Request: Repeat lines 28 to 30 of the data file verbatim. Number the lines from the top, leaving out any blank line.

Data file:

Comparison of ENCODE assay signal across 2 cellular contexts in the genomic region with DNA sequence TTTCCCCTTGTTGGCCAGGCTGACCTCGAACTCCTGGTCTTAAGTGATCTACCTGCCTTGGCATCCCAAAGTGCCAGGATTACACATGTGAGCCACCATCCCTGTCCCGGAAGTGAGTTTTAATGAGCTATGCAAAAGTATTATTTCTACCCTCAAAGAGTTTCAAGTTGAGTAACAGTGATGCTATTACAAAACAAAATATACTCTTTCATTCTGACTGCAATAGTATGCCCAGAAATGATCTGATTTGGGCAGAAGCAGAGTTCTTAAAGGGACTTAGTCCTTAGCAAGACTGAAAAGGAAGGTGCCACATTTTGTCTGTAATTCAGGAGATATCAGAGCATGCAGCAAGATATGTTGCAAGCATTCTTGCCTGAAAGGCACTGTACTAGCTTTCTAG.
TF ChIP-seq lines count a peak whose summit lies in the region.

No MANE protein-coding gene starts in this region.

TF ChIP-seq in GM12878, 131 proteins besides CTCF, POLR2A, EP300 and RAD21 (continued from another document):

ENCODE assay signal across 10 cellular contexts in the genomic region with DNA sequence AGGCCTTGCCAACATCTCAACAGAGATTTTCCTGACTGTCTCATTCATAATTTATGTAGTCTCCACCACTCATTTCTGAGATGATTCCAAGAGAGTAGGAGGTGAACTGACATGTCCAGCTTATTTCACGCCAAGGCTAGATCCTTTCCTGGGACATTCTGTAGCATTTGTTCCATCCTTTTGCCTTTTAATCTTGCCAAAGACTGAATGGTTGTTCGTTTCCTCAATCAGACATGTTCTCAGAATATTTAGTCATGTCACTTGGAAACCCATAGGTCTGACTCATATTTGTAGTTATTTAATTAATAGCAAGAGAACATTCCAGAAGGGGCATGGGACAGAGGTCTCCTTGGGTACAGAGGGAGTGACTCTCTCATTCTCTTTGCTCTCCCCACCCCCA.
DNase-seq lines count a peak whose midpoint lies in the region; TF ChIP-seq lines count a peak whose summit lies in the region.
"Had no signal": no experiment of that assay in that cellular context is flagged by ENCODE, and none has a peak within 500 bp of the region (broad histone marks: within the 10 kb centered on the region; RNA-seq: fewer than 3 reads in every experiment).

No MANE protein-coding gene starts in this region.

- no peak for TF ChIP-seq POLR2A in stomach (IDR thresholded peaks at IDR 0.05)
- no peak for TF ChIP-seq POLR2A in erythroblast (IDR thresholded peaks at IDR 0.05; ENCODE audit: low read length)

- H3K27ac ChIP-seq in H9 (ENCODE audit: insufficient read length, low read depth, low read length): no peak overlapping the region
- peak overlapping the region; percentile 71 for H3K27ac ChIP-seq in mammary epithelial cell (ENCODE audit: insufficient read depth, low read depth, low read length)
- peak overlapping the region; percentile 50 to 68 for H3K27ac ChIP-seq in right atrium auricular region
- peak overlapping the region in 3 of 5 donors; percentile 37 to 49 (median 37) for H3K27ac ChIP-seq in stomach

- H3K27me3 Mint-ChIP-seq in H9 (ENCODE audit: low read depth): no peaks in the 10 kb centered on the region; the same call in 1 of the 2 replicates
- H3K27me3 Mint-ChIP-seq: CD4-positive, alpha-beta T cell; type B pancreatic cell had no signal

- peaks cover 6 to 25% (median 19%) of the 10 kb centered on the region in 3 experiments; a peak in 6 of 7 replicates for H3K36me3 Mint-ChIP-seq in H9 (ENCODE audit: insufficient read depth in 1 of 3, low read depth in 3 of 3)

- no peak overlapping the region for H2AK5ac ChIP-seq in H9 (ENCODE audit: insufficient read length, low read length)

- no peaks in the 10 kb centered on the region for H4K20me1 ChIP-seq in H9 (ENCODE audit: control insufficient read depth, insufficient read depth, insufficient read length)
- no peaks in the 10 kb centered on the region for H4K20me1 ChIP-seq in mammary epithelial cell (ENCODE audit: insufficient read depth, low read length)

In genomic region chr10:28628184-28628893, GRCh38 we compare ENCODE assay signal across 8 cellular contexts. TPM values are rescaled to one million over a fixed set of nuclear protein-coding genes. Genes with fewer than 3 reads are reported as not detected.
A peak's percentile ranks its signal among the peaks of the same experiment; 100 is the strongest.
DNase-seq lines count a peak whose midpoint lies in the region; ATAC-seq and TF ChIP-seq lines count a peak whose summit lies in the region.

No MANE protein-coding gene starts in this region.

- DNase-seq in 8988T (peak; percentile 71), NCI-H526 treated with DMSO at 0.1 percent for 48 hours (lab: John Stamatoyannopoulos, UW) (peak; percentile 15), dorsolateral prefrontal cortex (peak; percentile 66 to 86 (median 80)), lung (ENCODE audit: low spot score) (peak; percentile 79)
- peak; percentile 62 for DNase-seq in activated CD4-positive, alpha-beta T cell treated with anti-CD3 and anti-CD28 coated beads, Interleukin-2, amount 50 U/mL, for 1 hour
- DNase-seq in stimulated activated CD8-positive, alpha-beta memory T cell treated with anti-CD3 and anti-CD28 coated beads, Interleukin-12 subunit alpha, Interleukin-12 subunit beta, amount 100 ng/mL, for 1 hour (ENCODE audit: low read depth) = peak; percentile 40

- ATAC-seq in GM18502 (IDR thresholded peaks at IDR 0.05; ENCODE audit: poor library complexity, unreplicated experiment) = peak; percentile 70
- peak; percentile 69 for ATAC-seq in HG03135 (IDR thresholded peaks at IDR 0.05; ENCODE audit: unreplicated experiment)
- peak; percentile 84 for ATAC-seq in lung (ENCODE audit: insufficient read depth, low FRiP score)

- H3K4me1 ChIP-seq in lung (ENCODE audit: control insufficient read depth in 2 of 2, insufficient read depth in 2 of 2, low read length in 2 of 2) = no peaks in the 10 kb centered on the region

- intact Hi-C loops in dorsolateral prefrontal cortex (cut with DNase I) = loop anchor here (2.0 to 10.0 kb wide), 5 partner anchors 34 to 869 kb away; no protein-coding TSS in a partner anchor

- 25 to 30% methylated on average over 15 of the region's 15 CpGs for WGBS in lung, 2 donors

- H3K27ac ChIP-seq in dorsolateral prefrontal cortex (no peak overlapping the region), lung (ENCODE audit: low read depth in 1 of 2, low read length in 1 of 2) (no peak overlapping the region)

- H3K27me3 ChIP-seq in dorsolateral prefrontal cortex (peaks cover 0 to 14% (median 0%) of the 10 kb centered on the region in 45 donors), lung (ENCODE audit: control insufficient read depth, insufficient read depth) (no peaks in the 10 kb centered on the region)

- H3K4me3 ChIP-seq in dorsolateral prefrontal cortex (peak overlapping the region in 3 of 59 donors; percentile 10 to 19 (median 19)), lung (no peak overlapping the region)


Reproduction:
- ATAC-seq in GM18502 (IDR thresholded peaks at IDR 0.05; ENCODE audit: poor library complexity, unreplicated experiment) = peak; percentile 70
- peak; percentile 69 for ATAC-seq in HG03135 (IDR thresholded peaks at IDR 0.05; ENCODE audit: unreplicated experiment)
- peak; percentile 84 for ATAC-seq in lung (ENCODE audit: insufficient read depth, low FRiP score)